Somewhere in my parents' basement, amid a box of Beanie Babies, Pogs and other 90s fads, is a Magic Eye book, popularized by the seemingly insane and useless patterns that actually concealed an elaborate 3-D picture.
I can remember flipping through the pages of those books, forcing myself cross-eyed until my retinas ached, in an effort to reveal the picture that would suddenly erupt from the page. Once that image finally revealed itself though, it seemed so easily visible. If I flipped back to that page, the odd shapes and designs faded to background and the image emerged almost effortlessly.
I haven't even thought about Magic Eye books for a couple of decades, but as I scanned through the Centers for Medicare & Medicaid (CMS) data released last week that reveals drug and device manufacturer payments to physicians and hospitals, I felt that familiar strain, albeit without the aching retinas.
Like its predecessor, physician payment data, this new release from CMS is a mish-mash of numbers and figures documenting thousands of payments to physicians. But look hard enough, and it reveals a startlingly honest look at the way providers and manufacturers are entwined with one another, to the tune of $6.49 billion in 2014.
That's a disturbing number for a whole host of reasons, not the least of which is that drug manufacturers are inserting themselves into healthcare facilities and physician practices with increasing ferocity. Or, perhaps that vigor was already there, we just didn't know about the extent of it until CMS began dumping its data.
A cynic might see this kind of unrestrained spending as a form of bribery or kickbacks. I'd be hard pressed to disagree, particularly given the pharmaceutical industry's long, expensive history of anti-kickback violations.
The question going forward is, how much is too much when it comes to drug and device companies paying providers? Is there a point at which a prescription is physically written by the physician, but with a gentle nudge from Genetech, AstraZeneca, Pfizer or any of the other companies that gave more than $80 million to physicians and hospitals last year?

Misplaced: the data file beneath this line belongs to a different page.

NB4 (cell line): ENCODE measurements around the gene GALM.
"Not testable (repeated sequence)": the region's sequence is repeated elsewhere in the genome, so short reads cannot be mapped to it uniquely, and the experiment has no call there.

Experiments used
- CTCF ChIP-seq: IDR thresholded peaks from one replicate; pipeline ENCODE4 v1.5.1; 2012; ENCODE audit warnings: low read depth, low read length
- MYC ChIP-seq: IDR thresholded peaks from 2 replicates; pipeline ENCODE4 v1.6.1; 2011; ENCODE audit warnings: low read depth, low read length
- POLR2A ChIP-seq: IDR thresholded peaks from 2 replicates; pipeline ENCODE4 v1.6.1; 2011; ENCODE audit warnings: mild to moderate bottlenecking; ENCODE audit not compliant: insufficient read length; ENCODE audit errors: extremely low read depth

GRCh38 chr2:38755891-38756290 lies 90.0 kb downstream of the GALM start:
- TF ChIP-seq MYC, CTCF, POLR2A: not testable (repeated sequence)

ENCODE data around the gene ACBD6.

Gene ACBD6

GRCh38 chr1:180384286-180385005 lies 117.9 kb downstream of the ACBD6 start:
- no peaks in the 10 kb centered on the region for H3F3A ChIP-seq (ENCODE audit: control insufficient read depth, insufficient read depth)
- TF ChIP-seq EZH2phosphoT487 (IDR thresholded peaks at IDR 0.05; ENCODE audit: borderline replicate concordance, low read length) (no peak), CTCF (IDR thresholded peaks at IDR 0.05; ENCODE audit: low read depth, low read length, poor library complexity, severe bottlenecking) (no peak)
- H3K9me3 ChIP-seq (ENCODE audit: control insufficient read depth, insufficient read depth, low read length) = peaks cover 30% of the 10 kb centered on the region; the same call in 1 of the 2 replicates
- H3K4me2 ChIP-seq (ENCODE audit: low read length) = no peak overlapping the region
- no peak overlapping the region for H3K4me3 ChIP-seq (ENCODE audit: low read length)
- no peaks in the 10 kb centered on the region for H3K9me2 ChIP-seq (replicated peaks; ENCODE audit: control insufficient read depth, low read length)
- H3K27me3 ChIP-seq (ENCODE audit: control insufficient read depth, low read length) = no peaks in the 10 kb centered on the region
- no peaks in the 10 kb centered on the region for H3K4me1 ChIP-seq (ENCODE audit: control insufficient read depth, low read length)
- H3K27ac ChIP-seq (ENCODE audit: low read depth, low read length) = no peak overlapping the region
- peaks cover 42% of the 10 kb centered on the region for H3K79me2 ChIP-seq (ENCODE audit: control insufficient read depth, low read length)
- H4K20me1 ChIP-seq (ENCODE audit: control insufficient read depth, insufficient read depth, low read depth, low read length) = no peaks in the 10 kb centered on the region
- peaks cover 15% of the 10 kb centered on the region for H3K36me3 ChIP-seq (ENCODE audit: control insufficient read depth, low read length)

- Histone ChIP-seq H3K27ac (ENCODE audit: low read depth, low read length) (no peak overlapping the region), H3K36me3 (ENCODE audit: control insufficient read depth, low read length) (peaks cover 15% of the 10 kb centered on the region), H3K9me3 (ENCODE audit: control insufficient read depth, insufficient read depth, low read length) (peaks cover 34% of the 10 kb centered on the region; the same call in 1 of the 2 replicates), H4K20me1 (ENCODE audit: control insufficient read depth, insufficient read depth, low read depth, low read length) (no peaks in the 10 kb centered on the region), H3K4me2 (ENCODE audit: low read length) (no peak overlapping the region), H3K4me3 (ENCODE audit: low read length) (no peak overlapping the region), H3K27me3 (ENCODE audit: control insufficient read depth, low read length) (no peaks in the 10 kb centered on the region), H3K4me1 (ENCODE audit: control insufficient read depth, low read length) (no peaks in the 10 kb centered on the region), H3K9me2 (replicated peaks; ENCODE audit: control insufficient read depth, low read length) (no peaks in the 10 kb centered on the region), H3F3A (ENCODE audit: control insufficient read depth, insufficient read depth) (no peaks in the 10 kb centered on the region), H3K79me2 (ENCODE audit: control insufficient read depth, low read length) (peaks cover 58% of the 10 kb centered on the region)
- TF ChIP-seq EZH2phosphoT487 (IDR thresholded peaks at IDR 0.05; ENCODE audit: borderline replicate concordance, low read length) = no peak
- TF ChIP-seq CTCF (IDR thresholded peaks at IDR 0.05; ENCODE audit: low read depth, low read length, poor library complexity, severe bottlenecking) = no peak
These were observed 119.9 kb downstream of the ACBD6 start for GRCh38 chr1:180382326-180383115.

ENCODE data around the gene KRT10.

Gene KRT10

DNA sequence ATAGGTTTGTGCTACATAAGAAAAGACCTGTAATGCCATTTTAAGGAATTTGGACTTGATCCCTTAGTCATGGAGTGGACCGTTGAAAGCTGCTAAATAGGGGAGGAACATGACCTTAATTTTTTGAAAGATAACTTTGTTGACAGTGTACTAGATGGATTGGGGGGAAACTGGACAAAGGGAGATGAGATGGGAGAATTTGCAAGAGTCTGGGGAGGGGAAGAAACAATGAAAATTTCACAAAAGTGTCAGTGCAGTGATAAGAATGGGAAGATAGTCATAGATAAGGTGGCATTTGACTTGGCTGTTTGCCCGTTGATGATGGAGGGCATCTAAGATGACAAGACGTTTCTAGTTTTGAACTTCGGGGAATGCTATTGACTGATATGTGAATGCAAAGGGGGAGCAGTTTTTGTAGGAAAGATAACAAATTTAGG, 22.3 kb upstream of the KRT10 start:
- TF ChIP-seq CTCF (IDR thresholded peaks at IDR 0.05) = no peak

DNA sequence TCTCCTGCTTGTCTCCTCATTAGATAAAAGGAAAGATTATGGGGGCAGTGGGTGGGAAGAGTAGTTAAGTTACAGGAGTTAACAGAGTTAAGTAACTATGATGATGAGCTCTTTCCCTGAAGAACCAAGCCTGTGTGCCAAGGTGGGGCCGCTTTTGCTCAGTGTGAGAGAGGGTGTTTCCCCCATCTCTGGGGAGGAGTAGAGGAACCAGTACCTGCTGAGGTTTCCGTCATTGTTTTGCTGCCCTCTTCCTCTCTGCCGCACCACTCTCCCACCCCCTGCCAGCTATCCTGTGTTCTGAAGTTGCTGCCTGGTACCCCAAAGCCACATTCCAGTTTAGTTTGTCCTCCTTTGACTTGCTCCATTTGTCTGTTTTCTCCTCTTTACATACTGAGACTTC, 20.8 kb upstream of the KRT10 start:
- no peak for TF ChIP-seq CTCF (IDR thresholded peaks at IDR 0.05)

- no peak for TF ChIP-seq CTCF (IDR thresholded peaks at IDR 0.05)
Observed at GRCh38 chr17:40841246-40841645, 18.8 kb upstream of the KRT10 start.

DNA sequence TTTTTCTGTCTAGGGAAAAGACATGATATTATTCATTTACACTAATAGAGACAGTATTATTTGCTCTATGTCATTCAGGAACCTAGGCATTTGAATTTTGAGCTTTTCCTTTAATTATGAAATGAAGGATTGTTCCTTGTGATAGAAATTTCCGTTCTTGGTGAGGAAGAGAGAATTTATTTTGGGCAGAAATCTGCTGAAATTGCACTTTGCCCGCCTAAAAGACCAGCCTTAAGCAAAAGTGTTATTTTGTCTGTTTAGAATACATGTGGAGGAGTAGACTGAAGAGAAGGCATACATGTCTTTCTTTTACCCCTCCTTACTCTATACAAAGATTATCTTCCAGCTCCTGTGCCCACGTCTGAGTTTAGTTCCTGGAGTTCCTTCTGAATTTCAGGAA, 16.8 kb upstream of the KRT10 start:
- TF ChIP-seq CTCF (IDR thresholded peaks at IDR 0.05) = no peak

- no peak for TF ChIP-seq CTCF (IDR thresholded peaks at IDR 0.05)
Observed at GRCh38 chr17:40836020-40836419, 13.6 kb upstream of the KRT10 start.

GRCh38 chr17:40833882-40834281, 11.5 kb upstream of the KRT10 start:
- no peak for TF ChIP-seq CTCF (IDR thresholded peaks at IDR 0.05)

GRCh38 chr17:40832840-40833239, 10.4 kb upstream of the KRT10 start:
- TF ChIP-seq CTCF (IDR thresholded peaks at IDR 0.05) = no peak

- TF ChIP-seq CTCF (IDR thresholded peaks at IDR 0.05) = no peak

That definitive demarcation doesn't exist, but the rate at which physicians and hospitals accept these payments has reconfigured the way we look at their relationship with drug companies. Perhaps, more importantly, CMS' annual release of this data will prompt those accepting the money to rethink how much or how often they are paid.
That's not to say the data alone should be an indictment of any physician who accepts money from a manufacturer. In fact, many of the physicians who were paid tens of millions by pharmaceutical companies and device manufacturers were paid in the form of acquisitions, or royalties that use the physician's intellectual property.
However, those numbers get a little murkier when it comes to speaker and consulting fees or food and beverage bills that can add up quickly and will likely draw the ire of federal investigators.
And it's not just the dollar amount that can get physicians into trouble. The sheer number of accepted payments can be particularly unnerving. Since August 2013, the top five physicians with the highest number of payments ranged from 1,226 to 1,711, these doctors often receiving at least one payment on nearly every business day during that time period.
And, as a recent ProPublica story pointed out, those payments can raise a red flag to investigators looking for fraudulent behavior. John Fritz, who logged the third-highest number of payments in an 18-month period, was one of five physicians charged with taking kickbacks from a medical imaging facility just last month.
Like those discombobulated Magic Eye pictures, a clearer picture begins to emerge amid that mound of data.
From another perspective, the amount of money tied to one particular drug can also be alarming. AstraZeneca paid physicians and hospitals $22.5 million in payments related to the diabetes drug Bydureon, according to a Bloomberg Business analysis. Johnson and Johnson ranked second, making $19.5 million in payments related to Invokana, also prescribed for diabetes. But, as Jerry Avorn, a professor of medicine at Harvard Medical School, told Bloomberg Business, an inexpensive generic drug known as metformin is typically the first treatment choice for diabetes, and yet no one is paying millions in consulting fees for that drug.
Coincidentally, the top four most frequently paid physicians all received payments tied to Bydureon. Ana Stankovic, a physician based on Watertown, Massachusetts, received 1,711 payments between August 2013 and December 2014 totaling $814,030, $230,000 of which was linked to Bydureon, according to ProPublica. Virginia physician Farhad Zageneh, who received 1,610 payments over the same time period, received $128,000 tied to Bydureon and $123,000 from Invokana.
You can bet federal investigators will be paying attention to these types of trends, particularly now that they don't have to strain as hard to see that image lurking underneath. It's an image that may not be enough to levy kickback allegations, but, like physician payment data, it will likely serve as a stepping stone toward a broader investigation.
One question still remains: How will physicians and hospitals respond? Given the defects already ingrained within the pharmaceutical industry, I wouldn't expect to see drug companies back off. On the other hand, providers might have a change of heart when that previously concealed image pops out at them, like it has for the rest of us, and becomes too difficult to ignore. - Evan (@HealthPayer)